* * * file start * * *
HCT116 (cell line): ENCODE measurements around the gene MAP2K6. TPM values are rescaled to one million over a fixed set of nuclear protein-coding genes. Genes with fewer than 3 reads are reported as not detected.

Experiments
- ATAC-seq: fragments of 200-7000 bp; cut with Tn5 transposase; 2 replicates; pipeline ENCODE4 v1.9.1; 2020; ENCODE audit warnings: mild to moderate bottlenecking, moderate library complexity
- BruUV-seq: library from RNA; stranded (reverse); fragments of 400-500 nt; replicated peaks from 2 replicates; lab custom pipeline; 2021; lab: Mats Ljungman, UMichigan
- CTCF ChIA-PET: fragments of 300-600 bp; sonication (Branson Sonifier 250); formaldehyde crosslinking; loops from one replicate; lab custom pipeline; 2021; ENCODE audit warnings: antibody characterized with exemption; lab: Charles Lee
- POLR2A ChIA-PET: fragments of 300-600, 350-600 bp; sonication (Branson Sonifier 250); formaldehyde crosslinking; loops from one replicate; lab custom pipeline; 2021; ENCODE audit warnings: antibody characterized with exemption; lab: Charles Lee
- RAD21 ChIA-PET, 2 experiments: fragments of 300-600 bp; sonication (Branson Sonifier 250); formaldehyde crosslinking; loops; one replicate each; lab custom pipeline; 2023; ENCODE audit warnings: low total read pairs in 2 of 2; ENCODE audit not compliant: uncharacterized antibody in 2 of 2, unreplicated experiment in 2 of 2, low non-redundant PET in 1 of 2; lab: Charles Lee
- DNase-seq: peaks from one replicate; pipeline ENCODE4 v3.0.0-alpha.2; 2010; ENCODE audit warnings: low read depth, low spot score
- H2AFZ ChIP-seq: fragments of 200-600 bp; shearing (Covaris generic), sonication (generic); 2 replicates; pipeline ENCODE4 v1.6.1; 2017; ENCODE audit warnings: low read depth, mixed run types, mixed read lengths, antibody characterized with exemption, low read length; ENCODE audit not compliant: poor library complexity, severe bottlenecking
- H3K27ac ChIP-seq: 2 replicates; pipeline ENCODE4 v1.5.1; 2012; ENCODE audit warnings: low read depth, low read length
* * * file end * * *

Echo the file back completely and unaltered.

HCT116 (cell line): ENCODE measurements around the gene MAP2K6. TPM values are rescaled to one million over a fixed set of nuclear protein-coding genes. Genes with fewer than 3 reads are reported as not detected.

Experiments
- ATAC-seq: fragments of 200-7000 bp; cut with Tn5 transposase; 2 replicates; pipeline ENCODE4 v1.9.1; 2020; ENCODE audit warnings: mild to moderate bottlenecking, moderate library complexity
- BruUV-seq: library from RNA; stranded (reverse); fragments of 400-500 nt; replicated peaks from 2 replicates; lab custom pipeline; 2021; lab: Mats Ljungman, UMichigan
- CTCF ChIA-PET: fragments of 300-600 bp; sonication (Branson Sonifier 250); formaldehyde crosslinking; loops from one replicate; lab custom pipeline; 2021; ENCODE audit warnings: antibody characterized with exemption; lab: Charles Lee
- POLR2A ChIA-PET: fragments of 300-600, 350-600 bp; sonication (Branson Sonifier 250); formaldehyde crosslinking; loops from one replicate; lab custom pipeline; 2021; ENCODE audit warnings: antibody characterized with exemption; lab: Charles Lee
- RAD21 ChIA-PET, 2 experiments: fragments of 300-600 bp; sonication (Branson Sonifier 250); formaldehyde crosslinking; loops; one replicate each; lab custom pipeline; 2023; ENCODE audit warnings: low total read pairs in 2 of 2; ENCODE audit not compliant: uncharacterized antibody in 2 of 2, unreplicated experiment in 2 of 2, low non-redundant PET in 1 of 2; lab: Charles Lee
- DNase-seq: peaks from one replicate; pipeline ENCODE4 v3.0.0-alpha.2; 2010; ENCODE audit warnings: low read depth, low spot score
- H2AFZ ChIP-seq: fragments of 200-600 bp; shearing (Covaris generic), sonication (generic); 2 replicates; pipeline ENCODE4 v1.6.1; 2017; ENCODE audit warnings: low read depth, mixed run types, mixed read lengths, antibody characterized with exemption, low read length; ENCODE audit not compliant: poor library complexity, severe bottlenecking
- H3K27ac ChIP-seq: 2 replicates; pipeline ENCODE4 v1.5.1; 2012; ENCODE audit warnings: low read depth, low read length